There’s a particularly good episode of Doctor Who (“The Shakespeare Code”) wherein the Doctor and Martha visit Shakespeare and save the world from a conspiracy of witches. The witches’ plan is to take possession of Shakespeare and force him to write magical incantations into the (now lost) play Love’s Labours Won. (It’s not really magic, of course, but some quantum dynamical dimension of psychic energy… well, whatever.) When the play is then performed in the Globe Theater and the psychic words are spoken, a transgalactic portal will open up, through which an entire population of witches – really, in fact, members of an alien species known as the Carrionites – will march through and take over the world. Luckily, the Doctor is wise to the plans, and he and Martha improvise a counter-spell on the spot and disaster is thereby averted.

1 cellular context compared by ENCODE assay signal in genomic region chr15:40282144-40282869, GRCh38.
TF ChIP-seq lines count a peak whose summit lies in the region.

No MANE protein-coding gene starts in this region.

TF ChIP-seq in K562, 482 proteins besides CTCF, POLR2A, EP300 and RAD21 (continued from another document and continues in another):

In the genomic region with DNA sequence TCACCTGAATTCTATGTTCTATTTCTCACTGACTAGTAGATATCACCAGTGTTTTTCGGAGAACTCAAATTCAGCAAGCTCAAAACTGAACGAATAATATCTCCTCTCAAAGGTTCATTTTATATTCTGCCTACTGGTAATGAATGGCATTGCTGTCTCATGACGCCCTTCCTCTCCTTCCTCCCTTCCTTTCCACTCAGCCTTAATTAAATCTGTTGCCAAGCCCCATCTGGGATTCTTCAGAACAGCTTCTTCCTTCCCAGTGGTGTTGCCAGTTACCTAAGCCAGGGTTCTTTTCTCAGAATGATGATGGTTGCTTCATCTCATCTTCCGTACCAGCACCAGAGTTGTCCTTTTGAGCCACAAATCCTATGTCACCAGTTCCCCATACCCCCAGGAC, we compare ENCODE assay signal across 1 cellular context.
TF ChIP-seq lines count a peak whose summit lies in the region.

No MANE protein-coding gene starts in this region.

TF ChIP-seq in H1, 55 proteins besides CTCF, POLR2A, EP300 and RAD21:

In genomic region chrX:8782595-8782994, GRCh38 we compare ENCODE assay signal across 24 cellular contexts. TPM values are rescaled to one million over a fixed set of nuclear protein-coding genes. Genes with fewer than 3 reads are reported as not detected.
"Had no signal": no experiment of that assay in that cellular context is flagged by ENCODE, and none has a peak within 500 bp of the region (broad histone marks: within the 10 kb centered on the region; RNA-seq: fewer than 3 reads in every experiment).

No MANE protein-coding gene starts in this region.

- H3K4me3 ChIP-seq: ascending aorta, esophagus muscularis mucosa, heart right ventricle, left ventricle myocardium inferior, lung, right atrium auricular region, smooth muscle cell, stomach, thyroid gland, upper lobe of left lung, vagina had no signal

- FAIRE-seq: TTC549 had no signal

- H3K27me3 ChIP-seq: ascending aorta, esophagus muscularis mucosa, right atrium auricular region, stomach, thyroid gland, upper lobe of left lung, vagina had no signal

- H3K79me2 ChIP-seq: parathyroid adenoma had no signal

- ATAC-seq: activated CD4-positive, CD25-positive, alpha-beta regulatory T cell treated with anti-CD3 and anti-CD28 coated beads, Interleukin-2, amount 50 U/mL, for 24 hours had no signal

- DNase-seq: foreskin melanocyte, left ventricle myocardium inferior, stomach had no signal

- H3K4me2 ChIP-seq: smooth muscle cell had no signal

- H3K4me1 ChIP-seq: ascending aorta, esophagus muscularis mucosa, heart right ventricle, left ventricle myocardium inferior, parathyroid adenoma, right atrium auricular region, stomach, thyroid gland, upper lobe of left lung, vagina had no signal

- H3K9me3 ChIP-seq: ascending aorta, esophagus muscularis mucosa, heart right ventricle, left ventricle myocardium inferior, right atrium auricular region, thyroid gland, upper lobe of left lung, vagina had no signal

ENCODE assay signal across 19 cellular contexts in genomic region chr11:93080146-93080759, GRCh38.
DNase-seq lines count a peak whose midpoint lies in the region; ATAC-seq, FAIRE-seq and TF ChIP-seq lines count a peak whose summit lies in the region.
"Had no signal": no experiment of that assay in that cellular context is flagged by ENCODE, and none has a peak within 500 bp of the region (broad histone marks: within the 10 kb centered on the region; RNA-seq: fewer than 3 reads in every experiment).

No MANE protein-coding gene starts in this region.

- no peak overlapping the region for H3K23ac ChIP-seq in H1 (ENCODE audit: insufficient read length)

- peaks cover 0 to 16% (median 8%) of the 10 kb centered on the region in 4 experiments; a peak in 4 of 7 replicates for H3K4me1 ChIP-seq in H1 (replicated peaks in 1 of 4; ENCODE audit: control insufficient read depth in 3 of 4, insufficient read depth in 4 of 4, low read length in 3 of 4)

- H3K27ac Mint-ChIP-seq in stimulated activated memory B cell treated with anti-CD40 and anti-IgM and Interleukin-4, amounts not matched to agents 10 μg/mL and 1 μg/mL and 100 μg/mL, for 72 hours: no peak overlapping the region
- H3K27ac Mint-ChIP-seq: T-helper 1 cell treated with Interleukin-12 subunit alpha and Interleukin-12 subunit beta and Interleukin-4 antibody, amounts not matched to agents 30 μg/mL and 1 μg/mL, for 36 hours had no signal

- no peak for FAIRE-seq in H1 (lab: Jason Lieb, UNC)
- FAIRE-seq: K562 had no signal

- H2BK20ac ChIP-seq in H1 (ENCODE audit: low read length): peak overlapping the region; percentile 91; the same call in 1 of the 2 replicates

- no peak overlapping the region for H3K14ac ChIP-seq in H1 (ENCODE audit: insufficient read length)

It’s crucial to the plot that the witchy words be spoken in the Globe, because the witches had previously forced its architect to frame the theater according to magical dimensions: fourteen symmetrical walls into which some sort of string-theoretic alchemical pentagram might be interpolated, or something like that. The point is, the layout of the place is critical for the magic to do its work.
I have recently been reading Frances Yates’ classic work of history, The Art of Memory (1966), which suggests that this latter point may not be so far fetched.